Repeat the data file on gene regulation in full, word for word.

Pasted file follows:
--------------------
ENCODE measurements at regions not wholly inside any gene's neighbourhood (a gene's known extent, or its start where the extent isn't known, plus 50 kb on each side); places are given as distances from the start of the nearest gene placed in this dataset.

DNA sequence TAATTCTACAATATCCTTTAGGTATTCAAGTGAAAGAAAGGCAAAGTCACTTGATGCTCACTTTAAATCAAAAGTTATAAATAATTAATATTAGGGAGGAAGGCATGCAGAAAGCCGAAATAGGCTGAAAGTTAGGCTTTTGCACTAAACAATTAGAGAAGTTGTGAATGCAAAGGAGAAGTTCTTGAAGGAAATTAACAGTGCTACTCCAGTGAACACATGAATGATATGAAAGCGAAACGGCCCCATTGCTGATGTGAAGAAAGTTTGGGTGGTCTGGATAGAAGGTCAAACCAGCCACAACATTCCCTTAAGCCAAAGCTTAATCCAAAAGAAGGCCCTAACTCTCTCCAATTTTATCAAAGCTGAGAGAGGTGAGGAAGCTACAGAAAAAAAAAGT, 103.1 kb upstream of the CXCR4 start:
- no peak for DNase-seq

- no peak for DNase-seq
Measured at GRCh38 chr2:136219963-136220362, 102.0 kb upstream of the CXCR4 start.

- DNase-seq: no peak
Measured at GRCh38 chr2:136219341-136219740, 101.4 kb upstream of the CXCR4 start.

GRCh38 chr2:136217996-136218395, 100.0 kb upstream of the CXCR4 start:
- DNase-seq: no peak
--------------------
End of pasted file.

ENCODE measurements at regions not wholly inside any gene's neighbourhood (a gene's known extent, or its start where the extent isn't known, plus 50 kb on each side); places are given as distances from the start of the nearest gene placed in this dataset.

DNA sequence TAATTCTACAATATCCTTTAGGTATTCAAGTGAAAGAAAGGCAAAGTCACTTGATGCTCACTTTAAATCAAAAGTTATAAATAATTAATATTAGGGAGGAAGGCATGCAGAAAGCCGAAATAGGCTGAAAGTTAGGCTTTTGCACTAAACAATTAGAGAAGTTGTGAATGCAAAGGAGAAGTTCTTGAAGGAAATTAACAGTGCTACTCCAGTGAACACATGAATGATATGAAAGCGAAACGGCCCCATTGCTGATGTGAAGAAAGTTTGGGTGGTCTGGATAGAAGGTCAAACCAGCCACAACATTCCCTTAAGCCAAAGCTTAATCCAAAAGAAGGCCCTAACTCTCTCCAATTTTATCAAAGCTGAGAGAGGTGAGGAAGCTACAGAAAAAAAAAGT, 103.1 kb upstream of the CXCR4 start:
- no peak for DNase-seq

- no peak for DNase-seq
Measured at GRCh38 chr2:136219963-136220362, 102.0 kb upstream of the CXCR4 start.

- DNase-seq: no peak
Measured at GRCh38 chr2:136219341-136219740, 101.4 kb upstream of the CXCR4 start.

GRCh38 chr2:136217996-136218395, 100.0 kb upstream of the CXCR4 start:
- DNase-seq: no peak